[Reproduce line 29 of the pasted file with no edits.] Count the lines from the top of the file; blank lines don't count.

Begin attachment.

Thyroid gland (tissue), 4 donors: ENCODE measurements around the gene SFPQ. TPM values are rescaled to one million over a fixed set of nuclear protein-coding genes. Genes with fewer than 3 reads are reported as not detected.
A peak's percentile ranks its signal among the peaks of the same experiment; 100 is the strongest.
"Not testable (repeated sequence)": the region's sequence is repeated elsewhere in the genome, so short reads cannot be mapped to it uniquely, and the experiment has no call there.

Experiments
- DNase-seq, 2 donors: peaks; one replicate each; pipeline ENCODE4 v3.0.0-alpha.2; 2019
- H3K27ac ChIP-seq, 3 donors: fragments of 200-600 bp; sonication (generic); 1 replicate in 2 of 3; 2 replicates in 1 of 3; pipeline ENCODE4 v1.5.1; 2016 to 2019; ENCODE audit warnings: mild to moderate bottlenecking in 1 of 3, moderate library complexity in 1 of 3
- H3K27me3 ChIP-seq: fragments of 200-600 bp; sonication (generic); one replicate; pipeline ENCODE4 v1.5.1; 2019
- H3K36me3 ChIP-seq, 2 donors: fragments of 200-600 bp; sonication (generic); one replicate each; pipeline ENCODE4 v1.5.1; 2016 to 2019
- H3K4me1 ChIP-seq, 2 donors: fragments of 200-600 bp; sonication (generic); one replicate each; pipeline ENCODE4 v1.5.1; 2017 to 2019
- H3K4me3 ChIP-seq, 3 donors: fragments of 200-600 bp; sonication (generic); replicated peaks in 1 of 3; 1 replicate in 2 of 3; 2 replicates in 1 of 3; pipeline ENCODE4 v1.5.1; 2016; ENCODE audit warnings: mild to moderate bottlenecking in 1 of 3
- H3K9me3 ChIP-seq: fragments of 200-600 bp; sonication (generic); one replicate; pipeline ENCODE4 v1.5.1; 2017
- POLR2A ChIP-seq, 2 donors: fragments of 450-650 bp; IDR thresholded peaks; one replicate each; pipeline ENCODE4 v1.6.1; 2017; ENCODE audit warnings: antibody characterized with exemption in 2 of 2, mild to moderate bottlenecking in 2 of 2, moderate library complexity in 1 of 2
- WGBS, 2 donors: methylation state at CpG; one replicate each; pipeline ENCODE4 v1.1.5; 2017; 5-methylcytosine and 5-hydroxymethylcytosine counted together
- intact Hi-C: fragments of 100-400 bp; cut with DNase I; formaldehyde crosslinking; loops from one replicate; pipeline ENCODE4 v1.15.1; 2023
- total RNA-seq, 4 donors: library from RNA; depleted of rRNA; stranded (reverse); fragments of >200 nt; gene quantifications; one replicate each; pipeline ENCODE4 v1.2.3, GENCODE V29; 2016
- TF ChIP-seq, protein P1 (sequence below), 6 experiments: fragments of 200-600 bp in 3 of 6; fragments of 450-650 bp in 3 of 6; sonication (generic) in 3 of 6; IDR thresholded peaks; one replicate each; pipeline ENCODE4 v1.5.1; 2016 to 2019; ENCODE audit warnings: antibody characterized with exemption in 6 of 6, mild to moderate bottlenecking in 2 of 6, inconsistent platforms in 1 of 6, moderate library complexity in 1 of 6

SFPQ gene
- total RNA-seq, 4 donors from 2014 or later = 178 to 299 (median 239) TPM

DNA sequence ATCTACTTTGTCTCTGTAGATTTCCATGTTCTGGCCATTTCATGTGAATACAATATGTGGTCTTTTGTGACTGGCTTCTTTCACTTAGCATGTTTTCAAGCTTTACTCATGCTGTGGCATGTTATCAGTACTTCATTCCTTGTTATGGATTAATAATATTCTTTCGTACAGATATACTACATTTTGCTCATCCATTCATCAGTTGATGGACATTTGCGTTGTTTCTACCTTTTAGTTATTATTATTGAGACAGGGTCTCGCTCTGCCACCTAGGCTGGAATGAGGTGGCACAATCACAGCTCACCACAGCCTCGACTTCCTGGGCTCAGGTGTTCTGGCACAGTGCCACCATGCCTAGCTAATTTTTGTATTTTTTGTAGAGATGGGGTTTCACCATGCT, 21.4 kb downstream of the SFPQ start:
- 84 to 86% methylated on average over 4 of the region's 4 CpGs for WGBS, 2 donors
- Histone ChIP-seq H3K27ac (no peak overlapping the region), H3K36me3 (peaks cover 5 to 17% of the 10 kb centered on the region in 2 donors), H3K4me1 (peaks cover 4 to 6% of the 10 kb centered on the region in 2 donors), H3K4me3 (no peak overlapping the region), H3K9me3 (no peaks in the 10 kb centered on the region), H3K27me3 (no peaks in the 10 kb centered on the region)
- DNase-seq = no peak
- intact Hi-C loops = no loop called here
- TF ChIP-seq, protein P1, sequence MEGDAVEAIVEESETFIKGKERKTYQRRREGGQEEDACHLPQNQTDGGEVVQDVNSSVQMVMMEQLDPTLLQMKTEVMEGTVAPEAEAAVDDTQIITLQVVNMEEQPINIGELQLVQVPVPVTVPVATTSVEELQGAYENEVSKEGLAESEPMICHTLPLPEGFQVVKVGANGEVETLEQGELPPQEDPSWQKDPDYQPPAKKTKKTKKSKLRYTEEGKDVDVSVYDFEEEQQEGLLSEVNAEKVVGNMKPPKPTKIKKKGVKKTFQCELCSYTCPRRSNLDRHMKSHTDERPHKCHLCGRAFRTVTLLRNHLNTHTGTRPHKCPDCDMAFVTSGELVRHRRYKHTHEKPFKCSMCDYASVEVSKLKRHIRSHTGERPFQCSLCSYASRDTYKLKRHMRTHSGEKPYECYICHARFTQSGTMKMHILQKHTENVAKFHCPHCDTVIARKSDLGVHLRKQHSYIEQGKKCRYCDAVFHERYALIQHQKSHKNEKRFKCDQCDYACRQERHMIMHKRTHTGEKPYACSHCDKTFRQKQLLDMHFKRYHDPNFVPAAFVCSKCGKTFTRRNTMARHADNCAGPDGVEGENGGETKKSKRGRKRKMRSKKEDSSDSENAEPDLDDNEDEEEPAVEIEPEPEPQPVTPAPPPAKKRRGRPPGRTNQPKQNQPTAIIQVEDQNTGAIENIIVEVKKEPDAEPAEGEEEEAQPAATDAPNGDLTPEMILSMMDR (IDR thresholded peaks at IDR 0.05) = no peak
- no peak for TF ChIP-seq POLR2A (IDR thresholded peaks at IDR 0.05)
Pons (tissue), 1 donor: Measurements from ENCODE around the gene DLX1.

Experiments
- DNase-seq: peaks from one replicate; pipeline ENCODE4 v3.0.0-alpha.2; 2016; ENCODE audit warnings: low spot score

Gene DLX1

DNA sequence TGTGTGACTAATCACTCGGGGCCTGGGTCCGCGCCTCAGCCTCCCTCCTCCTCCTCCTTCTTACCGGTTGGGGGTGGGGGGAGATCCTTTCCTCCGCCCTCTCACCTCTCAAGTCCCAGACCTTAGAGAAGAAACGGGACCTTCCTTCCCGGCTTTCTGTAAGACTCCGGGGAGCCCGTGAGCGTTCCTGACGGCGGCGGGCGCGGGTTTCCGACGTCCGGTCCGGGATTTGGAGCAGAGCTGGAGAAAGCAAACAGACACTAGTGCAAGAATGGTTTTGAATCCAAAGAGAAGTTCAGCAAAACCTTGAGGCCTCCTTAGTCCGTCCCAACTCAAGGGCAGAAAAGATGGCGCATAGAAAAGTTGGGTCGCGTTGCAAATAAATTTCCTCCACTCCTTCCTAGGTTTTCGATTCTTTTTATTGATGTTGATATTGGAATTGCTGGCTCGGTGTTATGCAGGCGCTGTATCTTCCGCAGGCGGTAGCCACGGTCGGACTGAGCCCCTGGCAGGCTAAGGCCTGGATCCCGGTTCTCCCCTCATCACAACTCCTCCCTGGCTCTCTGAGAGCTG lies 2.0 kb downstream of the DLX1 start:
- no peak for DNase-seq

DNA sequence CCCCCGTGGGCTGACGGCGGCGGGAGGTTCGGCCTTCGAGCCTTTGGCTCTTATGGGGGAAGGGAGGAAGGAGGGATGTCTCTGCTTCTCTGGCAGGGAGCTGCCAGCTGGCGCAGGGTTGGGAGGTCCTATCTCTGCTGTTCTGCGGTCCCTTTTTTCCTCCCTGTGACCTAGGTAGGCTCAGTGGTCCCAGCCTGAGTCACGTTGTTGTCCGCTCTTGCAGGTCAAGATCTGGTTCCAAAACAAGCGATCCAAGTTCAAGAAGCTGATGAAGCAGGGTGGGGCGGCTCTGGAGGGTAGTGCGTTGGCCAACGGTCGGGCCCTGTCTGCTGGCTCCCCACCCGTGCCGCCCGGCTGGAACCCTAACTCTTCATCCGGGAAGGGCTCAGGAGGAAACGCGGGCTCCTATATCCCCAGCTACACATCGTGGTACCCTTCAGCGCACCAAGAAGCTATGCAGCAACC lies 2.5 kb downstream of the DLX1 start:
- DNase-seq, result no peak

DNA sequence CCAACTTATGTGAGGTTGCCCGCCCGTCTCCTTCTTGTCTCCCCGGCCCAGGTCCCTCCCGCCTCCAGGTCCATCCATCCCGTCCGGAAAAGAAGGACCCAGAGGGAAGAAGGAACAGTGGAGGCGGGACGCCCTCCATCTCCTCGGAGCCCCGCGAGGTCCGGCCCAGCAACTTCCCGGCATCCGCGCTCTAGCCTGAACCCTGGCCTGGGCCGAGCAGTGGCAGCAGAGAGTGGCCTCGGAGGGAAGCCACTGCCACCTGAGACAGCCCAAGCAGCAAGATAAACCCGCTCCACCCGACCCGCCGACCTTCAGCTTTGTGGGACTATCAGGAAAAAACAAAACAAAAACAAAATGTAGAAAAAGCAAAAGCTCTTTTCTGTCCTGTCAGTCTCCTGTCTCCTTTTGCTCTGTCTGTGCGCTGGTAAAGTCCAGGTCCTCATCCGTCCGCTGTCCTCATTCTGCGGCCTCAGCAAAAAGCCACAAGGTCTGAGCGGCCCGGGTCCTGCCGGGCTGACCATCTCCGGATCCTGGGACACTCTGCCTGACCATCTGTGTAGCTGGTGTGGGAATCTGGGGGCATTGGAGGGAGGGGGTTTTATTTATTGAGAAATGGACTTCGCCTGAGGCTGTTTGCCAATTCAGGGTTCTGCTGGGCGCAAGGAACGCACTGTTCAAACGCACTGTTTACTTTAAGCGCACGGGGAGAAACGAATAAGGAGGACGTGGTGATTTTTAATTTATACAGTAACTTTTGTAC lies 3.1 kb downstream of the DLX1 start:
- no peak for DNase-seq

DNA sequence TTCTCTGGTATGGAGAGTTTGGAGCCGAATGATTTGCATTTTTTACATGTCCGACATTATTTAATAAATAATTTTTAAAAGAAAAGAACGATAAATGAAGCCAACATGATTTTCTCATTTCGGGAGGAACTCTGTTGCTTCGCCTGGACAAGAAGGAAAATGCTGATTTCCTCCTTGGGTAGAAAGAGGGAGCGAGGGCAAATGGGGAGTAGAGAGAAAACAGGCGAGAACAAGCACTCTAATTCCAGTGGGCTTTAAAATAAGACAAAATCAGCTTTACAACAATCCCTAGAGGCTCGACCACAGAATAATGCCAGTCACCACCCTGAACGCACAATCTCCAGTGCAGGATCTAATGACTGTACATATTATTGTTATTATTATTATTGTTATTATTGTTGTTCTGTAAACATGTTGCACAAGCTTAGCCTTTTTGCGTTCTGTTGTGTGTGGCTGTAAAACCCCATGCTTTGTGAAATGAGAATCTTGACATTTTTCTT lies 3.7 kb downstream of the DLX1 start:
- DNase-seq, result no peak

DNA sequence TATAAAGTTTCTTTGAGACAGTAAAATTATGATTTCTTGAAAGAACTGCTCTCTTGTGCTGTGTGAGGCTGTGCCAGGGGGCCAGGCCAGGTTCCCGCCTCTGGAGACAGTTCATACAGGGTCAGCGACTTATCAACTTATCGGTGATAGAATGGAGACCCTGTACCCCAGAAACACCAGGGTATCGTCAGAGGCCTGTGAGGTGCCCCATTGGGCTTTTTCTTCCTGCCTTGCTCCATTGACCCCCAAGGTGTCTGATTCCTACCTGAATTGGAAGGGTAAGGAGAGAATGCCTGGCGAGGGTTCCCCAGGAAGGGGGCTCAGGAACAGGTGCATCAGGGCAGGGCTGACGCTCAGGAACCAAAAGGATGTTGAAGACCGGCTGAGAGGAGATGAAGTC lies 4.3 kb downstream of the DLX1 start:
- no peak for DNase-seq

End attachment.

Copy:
Gene DLX1